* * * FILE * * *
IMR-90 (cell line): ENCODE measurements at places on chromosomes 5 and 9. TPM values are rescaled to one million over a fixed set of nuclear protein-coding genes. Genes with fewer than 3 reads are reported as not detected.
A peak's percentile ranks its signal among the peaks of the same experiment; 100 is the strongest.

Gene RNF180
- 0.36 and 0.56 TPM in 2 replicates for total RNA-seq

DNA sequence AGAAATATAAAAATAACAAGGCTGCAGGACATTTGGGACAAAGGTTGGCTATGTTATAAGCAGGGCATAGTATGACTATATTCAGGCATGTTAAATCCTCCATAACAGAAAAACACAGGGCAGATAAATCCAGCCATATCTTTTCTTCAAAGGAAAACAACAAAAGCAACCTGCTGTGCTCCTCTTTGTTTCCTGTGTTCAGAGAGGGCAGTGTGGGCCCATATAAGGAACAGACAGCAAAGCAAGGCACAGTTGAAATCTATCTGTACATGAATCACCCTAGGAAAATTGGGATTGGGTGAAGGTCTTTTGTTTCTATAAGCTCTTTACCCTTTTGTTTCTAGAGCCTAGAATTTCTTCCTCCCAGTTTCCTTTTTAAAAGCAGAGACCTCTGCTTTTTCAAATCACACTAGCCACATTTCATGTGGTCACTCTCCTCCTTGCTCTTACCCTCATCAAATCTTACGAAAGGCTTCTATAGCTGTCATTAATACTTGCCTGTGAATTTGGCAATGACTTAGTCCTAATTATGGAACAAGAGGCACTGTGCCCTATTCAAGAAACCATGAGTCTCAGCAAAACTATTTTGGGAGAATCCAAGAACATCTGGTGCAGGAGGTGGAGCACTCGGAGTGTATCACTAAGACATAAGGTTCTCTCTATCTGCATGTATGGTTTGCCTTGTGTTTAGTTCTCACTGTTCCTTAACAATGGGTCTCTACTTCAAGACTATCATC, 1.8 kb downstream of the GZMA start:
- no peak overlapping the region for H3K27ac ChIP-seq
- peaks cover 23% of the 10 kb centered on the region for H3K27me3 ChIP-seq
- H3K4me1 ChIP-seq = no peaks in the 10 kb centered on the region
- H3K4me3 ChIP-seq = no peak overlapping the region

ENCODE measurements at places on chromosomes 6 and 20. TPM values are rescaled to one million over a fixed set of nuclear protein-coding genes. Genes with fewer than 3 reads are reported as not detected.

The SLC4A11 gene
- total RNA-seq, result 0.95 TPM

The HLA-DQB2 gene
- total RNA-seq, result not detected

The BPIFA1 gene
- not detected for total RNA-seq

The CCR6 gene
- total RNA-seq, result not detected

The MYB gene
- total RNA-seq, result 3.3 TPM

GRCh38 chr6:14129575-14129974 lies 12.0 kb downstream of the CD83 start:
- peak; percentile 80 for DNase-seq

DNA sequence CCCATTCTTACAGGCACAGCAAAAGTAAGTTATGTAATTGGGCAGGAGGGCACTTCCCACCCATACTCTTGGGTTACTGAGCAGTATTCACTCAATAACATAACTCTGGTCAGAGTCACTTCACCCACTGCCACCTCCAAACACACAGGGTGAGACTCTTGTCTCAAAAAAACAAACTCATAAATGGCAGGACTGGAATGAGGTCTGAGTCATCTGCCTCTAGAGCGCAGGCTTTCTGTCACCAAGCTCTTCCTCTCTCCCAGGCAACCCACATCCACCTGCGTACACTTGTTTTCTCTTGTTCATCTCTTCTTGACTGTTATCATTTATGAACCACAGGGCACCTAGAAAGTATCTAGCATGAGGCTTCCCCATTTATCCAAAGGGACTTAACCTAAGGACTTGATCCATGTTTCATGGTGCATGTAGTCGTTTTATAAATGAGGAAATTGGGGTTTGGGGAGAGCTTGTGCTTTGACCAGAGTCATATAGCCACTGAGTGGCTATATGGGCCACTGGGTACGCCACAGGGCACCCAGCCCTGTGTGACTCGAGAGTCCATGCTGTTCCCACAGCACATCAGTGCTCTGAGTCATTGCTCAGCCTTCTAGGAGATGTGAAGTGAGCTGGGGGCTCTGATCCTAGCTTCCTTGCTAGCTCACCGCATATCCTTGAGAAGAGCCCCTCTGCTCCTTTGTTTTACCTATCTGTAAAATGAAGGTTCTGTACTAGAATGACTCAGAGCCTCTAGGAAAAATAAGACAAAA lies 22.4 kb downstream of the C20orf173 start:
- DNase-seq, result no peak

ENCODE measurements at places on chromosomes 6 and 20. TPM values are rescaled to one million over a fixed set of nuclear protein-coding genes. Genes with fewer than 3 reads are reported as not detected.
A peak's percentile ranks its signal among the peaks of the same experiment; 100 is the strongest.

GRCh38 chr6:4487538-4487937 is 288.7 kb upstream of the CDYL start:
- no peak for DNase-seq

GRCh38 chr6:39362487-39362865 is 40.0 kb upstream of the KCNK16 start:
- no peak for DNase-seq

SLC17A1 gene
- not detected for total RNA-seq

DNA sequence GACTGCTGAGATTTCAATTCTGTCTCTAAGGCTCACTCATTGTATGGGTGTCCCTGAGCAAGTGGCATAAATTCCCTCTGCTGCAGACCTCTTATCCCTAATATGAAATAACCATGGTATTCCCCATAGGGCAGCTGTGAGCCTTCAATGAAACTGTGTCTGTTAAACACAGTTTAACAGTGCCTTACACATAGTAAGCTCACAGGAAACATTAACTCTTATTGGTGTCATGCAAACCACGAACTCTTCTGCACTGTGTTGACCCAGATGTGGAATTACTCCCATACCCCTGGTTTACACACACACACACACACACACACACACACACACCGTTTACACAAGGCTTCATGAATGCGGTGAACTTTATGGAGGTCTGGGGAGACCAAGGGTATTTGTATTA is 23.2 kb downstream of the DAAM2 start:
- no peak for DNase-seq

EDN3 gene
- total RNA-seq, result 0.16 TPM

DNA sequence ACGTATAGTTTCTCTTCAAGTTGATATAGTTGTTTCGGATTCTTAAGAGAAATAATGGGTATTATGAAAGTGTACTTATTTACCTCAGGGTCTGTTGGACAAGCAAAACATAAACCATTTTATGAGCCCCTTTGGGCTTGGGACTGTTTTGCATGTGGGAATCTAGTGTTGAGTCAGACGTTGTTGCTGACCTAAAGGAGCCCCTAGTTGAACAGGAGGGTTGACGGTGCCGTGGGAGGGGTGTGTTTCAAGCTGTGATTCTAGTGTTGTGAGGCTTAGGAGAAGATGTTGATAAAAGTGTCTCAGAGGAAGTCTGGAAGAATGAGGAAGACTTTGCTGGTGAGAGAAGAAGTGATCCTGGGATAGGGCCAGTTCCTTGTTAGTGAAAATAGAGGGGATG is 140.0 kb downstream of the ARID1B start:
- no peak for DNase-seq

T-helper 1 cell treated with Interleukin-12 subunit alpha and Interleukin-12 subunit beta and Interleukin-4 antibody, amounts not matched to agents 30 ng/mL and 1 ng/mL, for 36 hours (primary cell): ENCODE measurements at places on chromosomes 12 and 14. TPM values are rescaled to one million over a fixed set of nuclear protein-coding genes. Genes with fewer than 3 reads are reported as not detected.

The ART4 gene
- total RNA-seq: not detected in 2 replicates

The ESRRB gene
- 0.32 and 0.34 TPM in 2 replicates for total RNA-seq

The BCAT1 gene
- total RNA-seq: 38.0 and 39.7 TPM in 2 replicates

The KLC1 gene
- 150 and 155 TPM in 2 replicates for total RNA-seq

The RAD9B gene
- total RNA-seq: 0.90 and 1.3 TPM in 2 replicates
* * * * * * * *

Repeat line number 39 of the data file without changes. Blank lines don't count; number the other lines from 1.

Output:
T-helper 1 cell treated with Interleukin-12 subunit alpha and Interleukin-12 subunit beta and Interleukin-4 antibody, amounts not matched to agents 30 ng/mL and 1 ng/mL, for 36 hours (primary cell): ENCODE measurements at places on chromosomes 12 and 14. TPM values are rescaled to one million over a fixed set of nuclear protein-coding genes. Genes with fewer than 3 reads are reported as not detected.